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  • European otters
    European otter
    European otter
    European otters

    Otter

    Our commitment

    Zoo Zurich, together with the Pro Lutra Foundation, is committed to the natural return of the otter in Switzerland. In this way, the public is continuously informed about sightings and the situation of the otter in Switzerland, so that it is not forgotten by the population and its natural return is well received. In order to document the return of the otter and the relationship between the animals, Zoo Zurich provides the Pro Lutra Foundation with scientific material such as photo traps and video cameras and participates in DNA investigations. In order to successfully advance this project, the Pro Lutra Foundation is working closely with authorities and interested institutions. Dr. Hans Schmid, who is the head of the Pro Lutra Foundation Board, is in charge of the project. At Zoo Zurich, otters are successfully bred within the framework of the European Conservation Breeding Programme and are regularly released to partners of the breeding programme.

    Nature conservation in practice

    After the Pro Lutra Foundation realised that the otter population in Styria (A) and Savoie (F) was spreading rapidly towards Switzerland, the Foundation set up systematic monitoring of the expected natural immigration in 2007. This monitoring is very complex, as the animals live solitary lives and their territory extends over a water system of 10 to 40 kilometres in length. In addition, the animals live in habitats with a high degree of cover. Through the Lutra alpina research project, the Pro Lutra Foundation is investigating whether and how the habitat conditions for the otter have changed in our country. It also documents all confirmed evidence of otters in Switzerland and in neighbouring countries. On the basis of the knowledge thus gained, it is being examined how and where measures can be taken to enable the otter to return.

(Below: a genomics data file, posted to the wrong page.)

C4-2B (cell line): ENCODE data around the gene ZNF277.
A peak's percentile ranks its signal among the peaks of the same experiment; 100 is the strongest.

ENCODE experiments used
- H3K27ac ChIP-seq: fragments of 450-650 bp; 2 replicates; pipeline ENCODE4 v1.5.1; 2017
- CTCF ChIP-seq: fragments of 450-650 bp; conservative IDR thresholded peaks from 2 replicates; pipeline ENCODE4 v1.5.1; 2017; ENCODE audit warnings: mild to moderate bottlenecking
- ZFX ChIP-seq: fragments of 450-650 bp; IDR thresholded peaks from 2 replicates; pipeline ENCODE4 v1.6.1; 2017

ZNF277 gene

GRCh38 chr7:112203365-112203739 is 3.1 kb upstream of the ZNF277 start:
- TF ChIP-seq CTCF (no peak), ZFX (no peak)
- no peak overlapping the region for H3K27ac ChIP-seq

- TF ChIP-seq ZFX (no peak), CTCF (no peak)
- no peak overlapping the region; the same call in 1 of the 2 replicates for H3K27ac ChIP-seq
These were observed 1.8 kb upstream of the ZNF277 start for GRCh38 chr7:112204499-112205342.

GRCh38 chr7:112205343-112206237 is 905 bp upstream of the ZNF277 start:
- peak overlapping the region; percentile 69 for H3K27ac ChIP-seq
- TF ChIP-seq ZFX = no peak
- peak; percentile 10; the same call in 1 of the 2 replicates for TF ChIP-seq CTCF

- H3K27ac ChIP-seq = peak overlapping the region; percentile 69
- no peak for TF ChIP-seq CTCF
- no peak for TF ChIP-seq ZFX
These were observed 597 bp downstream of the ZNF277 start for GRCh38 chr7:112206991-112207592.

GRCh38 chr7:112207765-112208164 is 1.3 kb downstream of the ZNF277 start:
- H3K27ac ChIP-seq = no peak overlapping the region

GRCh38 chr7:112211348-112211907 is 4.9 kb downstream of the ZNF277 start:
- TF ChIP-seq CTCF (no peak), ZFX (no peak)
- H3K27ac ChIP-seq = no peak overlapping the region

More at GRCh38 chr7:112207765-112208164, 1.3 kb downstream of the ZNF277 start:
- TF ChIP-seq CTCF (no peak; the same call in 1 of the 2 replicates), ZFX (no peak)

Challenges

    The European otter is one of thirteen otter species that were once widespread throughout Europe. From the second half of the 20th century, the otter was considered extinct in Switzerland. Despite extensive research, the causes of extinction have still not been clearly explained scientifically. Discussions have focused on targeted extinction hunting, toxic substances in the waters and a decline in fish stocks. Today, there is increasing evidence that the otter is returning naturally to Switzerland. The habitat of these animals is the dense riparian vegetation along rivers and streams, where they feed on fish, small mammals and birds. In order to positively influence the return of the otter, their habitats, such as floodplain forests, riverbanks and lakeshores, must be ecologically enhanced.

    Today, otters live again in rivers of Styria. However, this habitat is characterised by intensive cultural landscapes with multiple uses by humans. Typical examples are diverse industries and all forms of water use up to hydropower plants. Nevertheless, the otter has managed to establish itself. These observations from Austria are particularly important for Switzerland, as the natural return of these areas over the past decade indicates that otters can live in intensively used subalpine and alpine valleys. How otters cope in such habitats, what demands they have on their habitat and refuges, and how they overcome the unavoidable barriers is largely unclear. The Lutra alpina research project aims to shed light on this. The results on how otters live and survive form the most important basis for the return of otters to Switzerland.

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